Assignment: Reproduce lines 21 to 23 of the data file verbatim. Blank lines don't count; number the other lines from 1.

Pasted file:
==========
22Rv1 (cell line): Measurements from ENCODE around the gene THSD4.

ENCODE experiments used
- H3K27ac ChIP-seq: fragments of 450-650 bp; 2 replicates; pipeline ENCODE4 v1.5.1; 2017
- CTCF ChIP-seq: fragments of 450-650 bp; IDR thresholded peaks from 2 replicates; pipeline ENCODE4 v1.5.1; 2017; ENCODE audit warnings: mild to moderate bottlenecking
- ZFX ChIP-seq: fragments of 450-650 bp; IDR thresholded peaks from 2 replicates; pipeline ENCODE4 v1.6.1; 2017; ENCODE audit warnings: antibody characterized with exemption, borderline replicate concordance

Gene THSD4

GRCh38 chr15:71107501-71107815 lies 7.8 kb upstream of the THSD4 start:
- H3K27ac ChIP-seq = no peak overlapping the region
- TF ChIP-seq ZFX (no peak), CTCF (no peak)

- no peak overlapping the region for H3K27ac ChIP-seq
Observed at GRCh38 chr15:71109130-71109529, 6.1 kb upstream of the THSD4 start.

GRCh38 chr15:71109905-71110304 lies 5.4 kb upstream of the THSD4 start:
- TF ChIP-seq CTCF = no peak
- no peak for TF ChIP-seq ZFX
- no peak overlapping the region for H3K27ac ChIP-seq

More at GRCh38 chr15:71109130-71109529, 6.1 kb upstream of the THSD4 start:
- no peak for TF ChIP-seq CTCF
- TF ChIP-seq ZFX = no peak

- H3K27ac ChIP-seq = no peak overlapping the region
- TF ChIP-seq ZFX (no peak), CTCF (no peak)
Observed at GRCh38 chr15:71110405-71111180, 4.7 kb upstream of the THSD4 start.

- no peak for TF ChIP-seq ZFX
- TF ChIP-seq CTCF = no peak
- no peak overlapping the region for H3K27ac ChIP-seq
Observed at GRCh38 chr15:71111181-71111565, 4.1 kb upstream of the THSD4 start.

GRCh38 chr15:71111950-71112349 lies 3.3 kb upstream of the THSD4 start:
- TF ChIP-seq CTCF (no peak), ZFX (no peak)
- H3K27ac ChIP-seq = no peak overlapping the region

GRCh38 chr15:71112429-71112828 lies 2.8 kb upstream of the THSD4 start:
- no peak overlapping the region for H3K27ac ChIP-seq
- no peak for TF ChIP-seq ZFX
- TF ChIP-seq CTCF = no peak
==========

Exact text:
Observed at GRCh38 chr15:71110405-71111180, 4.7 kb upstream of the THSD4 start.

- no peak for TF ChIP-seq ZFX
- TF ChIP-seq CTCF = no peak